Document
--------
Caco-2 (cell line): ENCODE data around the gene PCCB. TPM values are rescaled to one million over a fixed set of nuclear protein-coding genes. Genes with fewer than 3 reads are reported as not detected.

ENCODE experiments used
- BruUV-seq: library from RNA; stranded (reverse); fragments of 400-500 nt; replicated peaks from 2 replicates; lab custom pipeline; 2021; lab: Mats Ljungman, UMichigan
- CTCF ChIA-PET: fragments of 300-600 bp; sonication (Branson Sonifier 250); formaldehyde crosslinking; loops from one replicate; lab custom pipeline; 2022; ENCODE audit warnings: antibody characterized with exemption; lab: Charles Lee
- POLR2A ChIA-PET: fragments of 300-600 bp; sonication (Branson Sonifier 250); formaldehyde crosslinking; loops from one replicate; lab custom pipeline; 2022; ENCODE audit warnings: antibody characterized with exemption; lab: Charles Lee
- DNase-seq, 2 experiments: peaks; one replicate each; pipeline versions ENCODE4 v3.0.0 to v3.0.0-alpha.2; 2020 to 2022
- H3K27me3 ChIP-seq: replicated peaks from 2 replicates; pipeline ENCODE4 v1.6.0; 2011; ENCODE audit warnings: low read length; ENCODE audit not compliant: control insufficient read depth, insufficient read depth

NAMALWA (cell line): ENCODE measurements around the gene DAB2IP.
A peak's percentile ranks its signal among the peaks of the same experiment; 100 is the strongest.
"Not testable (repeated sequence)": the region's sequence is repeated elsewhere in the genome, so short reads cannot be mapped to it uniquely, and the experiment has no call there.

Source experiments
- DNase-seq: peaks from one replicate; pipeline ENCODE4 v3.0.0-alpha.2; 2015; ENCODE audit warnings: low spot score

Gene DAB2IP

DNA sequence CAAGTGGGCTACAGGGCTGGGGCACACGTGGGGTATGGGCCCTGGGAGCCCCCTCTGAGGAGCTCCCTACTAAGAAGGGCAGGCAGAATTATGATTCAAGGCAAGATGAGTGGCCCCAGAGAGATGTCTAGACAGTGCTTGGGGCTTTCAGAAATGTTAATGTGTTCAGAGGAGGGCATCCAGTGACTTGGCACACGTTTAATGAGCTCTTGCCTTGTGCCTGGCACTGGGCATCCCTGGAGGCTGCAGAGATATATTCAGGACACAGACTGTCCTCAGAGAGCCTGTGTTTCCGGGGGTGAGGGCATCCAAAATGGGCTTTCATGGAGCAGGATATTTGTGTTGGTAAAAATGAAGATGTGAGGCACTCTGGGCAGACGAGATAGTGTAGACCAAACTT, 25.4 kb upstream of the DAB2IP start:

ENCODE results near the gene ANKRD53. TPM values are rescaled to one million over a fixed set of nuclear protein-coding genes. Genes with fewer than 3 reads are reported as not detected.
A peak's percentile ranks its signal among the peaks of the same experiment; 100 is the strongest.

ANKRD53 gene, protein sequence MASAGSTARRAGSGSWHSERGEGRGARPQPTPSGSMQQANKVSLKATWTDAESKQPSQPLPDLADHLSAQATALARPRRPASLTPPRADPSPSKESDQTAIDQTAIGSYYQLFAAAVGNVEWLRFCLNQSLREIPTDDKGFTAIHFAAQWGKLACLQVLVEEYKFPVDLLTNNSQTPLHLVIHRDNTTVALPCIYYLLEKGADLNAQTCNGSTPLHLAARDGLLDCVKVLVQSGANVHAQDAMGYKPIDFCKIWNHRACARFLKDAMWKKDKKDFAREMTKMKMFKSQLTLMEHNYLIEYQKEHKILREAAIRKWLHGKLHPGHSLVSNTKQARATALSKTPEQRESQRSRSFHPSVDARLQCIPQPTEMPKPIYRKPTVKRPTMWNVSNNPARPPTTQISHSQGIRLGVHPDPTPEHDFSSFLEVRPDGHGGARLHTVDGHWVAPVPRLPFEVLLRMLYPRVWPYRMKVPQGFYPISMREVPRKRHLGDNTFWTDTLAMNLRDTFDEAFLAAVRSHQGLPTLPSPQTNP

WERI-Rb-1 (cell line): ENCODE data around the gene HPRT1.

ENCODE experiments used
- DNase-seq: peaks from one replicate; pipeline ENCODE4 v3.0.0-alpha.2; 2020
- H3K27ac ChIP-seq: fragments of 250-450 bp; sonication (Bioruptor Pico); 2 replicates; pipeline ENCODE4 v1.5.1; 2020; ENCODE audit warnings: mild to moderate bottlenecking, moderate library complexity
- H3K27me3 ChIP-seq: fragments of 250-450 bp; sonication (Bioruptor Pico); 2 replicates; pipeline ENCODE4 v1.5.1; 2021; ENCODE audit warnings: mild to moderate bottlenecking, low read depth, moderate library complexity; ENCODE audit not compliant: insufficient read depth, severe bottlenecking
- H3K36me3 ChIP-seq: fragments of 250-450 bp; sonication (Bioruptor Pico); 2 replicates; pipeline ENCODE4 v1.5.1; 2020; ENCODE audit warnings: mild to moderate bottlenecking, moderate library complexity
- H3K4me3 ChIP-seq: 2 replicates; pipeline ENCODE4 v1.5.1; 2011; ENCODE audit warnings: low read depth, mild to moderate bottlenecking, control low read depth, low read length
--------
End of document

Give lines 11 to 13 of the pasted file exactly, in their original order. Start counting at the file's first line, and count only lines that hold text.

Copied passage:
Source experiments
- DNase-seq: peaks from one replicate; pipeline ENCODE4 v3.0.0-alpha.2; 2015; ENCODE audit warnings: low spot score

Gene DAB2IP